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CSIRO Waite Campus Seminar: Assoc. Prof. Stuart Grandy

Apr 26, 10:30 am

The following Seminar will be taking place on Wednesday 26th April in the CSIRO Building 1 Seminar Room, Gate 4 Waite Road, Urrbrae. Morning tea from 10:30am with presentation at 11am.

Assoc. Prof. Stuart Grandy, Professor of Hydrology

Roland H. O’Neil Associate Professor of Soil Biogeochemistry and Fertility
Department of Natural Resources and the Environment  |  University of New Hampshire

Scaling soil organic matter dynamics with microbial physiology

Soil organic matter (SOM) regulates multiple ecosystem processes, including the exchange of trace gases and primary productivity. Recently, there has been vigorous debate over the role that microbial products play in forming stable soil organic matter, with increasing analytical evidence using isotopes, molecular chemistry, and microscopy all showing that SOM possesses a strong microbial signature. However, scaling these observations – typically made at the molecular to micron or nano scales – to ecosystems or larger scales remains challenging. Here we show that microbial physiological processes such as growth efficiency and growth rate regulate the accumulation of microbial products. These processes are tied to microbial community structure and are strongly regulated by ecosystem disturbance. In our experiments with model artificial soils accruing SOM and field soils with varying soil C concentrations, the accumulation of SOM is closely related to microbial physiology. Further, the rate and efficiency that isotopically labelled C is converted to soil C depends strongly on microbial physiological characteristics and community structure. Given the sensitivity of microbial physiological characteristics to disturbance, these physiological traits can help explain ecosystem-scale SOM responses to environmental changes.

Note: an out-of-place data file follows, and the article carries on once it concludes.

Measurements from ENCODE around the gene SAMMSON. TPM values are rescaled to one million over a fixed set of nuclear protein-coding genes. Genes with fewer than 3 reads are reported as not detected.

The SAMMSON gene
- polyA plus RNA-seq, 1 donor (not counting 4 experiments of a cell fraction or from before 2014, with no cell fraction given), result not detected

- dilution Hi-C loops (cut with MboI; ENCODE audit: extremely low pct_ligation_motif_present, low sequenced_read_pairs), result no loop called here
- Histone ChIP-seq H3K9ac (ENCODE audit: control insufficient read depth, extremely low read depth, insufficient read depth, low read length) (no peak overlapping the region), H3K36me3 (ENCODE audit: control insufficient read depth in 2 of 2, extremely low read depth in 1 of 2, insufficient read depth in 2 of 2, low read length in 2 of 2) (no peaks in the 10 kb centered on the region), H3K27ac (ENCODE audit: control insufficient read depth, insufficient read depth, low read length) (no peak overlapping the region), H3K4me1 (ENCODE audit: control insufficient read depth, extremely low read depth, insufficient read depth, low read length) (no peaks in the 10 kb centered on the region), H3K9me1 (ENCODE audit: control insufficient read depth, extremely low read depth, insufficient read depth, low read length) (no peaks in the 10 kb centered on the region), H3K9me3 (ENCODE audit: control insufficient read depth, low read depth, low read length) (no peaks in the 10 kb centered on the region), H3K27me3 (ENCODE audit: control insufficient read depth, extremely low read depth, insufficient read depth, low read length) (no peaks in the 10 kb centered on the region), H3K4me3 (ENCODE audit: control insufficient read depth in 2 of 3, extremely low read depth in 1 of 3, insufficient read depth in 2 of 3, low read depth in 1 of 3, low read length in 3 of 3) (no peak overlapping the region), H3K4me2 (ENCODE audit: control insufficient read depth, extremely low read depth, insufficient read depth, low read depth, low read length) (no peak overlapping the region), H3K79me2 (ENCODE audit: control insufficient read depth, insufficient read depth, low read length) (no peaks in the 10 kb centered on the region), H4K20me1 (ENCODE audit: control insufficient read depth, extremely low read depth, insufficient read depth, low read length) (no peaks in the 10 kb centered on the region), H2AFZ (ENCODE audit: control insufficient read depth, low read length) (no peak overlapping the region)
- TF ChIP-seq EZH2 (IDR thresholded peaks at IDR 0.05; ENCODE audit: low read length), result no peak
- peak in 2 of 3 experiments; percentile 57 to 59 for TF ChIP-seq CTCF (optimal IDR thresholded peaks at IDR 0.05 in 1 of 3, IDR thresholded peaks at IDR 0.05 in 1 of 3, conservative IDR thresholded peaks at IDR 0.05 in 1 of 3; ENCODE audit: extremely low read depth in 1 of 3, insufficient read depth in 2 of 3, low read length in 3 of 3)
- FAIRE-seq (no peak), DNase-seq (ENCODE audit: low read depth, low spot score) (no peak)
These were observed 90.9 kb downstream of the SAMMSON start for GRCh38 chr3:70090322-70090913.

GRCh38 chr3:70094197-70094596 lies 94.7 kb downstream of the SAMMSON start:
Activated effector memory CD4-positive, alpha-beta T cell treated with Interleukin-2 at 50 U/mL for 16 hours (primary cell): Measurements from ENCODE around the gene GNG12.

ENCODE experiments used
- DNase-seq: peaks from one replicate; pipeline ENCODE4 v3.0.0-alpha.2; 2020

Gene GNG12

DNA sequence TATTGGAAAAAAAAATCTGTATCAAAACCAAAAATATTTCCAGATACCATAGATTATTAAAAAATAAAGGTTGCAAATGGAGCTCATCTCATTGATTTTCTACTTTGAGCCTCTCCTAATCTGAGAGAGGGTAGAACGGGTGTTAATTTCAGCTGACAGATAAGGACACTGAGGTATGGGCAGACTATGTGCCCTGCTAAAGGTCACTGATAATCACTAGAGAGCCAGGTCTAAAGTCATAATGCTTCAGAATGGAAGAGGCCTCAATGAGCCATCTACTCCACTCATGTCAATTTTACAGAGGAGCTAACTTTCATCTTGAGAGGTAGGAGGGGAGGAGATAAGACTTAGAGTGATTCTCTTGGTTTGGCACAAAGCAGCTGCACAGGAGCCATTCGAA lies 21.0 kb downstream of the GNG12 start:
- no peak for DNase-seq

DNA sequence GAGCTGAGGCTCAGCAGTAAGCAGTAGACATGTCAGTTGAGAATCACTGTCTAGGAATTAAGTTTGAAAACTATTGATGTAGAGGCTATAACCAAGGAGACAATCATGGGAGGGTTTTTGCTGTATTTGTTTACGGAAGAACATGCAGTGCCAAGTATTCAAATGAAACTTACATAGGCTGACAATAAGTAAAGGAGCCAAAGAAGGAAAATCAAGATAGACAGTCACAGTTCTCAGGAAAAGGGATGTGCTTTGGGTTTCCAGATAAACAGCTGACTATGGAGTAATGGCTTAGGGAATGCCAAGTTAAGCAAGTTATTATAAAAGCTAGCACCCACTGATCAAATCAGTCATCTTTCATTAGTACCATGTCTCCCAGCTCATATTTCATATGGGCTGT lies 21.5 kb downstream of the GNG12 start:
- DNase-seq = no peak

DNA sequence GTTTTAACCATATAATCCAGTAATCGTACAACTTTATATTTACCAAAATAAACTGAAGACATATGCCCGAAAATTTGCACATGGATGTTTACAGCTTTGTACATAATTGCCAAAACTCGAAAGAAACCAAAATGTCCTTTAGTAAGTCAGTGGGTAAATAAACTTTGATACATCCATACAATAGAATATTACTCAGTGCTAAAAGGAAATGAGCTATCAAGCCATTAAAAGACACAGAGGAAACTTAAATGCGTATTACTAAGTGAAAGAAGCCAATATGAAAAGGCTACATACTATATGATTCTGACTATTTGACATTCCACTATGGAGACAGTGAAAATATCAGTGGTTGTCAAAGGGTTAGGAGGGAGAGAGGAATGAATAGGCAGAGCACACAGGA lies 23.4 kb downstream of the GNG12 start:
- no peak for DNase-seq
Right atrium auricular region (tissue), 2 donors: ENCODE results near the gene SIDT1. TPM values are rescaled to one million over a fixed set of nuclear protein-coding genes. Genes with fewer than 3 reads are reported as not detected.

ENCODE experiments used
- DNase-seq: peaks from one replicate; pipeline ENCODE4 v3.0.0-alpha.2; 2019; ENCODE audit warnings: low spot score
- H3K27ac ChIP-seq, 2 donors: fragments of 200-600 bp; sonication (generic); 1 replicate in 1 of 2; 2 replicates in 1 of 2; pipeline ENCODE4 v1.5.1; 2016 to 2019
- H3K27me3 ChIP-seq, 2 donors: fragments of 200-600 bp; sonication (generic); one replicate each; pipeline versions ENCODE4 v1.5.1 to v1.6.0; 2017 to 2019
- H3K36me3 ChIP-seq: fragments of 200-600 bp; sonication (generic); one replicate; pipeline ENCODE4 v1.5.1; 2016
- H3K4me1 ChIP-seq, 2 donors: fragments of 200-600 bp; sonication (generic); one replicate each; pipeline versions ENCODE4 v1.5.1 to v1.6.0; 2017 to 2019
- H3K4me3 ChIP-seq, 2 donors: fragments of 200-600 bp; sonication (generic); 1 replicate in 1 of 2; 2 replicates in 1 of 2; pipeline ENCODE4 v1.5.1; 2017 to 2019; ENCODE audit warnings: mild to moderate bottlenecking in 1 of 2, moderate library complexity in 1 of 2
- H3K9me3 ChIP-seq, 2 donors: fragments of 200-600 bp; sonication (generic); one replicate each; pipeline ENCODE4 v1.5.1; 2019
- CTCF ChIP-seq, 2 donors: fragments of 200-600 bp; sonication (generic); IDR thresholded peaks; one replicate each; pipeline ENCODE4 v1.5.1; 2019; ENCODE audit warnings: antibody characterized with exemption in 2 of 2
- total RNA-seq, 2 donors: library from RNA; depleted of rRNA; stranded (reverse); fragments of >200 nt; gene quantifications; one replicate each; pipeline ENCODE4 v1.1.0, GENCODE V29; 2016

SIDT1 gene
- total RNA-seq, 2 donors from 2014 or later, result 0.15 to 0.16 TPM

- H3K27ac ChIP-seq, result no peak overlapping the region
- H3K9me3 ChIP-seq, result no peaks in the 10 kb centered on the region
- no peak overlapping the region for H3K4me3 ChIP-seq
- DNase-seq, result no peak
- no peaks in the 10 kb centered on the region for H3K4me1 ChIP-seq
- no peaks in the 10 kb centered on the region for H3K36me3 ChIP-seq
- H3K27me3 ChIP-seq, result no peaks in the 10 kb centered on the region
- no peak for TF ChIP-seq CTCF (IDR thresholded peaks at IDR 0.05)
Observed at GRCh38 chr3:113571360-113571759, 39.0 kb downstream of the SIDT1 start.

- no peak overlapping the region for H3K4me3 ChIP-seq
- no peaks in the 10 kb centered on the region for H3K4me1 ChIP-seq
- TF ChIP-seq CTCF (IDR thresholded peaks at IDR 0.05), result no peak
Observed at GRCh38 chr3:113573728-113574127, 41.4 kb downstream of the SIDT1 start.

Variation in microbial physiology can also be directly incorporated into models, allowing us to scale microbial processes that regulate SOM formation to regional and global scales. Here we demonstrate the incorporation of microbial processes into MIMICS, the MIcrobial MIneral Carbon Stabilization model. Moving from ecosystem to larger scales, we demonstrate that MIMICS, a microbial-explicit model with output strongly dependent on microbial physiology, is able to predict large-scale soil C dynamics as well as or better than conventional models. Microbial physiology, which varies among microbial groups and is highly sensitive disturbance, can be used to scale from the smallest processes regulating SOM formation to global C cycling.

Stuart is the Roland H. O’Neil Associate Professor of Soil Biogeochemistry and Fertility at the University of New Hampshire. His research examines how soil organisms interact with their environment to regulate ecosystem processes such as nutrient cycling, organic matter turnover, trace gas emissions, and productivity. This research encompasses multiple spatial scales and lies at the interface of soil ecology, biogeochemistry, and ecosystem science. His lab uses a range of fundamental laboratory methods, which include molecular chemical and microbiological approaches, and always has an eye towards applying results to improve ecosystem processes and management. More can be found at the Grandy lab website, www.unh.edu/grandylab.

Enquiries to Jessica Ernakovich (Jessica.Ernakovich@csiro.au)


Apr 26
10:30 am
Event Category:


CSIRO, Building 1 Seminar Room
Gate 4, Waite Road
Urrbrae, SA 5064 Australia

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